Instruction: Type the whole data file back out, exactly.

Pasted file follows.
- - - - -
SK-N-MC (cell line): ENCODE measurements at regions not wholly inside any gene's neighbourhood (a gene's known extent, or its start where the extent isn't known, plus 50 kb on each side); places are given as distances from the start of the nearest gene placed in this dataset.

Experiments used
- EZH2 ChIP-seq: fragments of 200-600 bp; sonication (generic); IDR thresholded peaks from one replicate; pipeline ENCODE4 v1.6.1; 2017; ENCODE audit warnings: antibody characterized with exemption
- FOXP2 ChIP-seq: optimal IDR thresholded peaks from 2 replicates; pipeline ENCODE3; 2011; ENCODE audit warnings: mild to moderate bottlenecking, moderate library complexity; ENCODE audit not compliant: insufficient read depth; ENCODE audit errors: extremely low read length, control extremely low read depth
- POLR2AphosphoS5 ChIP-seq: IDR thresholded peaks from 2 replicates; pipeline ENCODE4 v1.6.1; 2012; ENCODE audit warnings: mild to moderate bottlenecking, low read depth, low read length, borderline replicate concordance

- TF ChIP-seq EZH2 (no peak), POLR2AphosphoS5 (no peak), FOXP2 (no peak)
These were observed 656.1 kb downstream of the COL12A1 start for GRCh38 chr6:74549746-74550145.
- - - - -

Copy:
SK-N-MC (cell line): ENCODE measurements at regions not wholly inside any gene's neighbourhood (a gene's known extent, or its start where the extent isn't known, plus 50 kb on each side); places are given as distances from the start of the nearest gene placed in this dataset.

Experiments used
- EZH2 ChIP-seq: fragments of 200-600 bp; sonication (generic); IDR thresholded peaks from one replicate; pipeline ENCODE4 v1.6.1; 2017; ENCODE audit warnings: antibody characterized with exemption
- FOXP2 ChIP-seq: optimal IDR thresholded peaks from 2 replicates; pipeline ENCODE3; 2011; ENCODE audit warnings: mild to moderate bottlenecking, moderate library complexity; ENCODE audit not compliant: insufficient read depth; ENCODE audit errors: extremely low read length, control extremely low read depth
- POLR2AphosphoS5 ChIP-seq: IDR thresholded peaks from 2 replicates; pipeline ENCODE4 v1.6.1; 2012; ENCODE audit warnings: mild to moderate bottlenecking, low read depth, low read length, borderline replicate concordance

- TF ChIP-seq EZH2 (no peak), POLR2AphosphoS5 (no peak), FOXP2 (no peak)
These were observed 656.1 kb downstream of the COL12A1 start for GRCh38 chr6:74549746-74550145.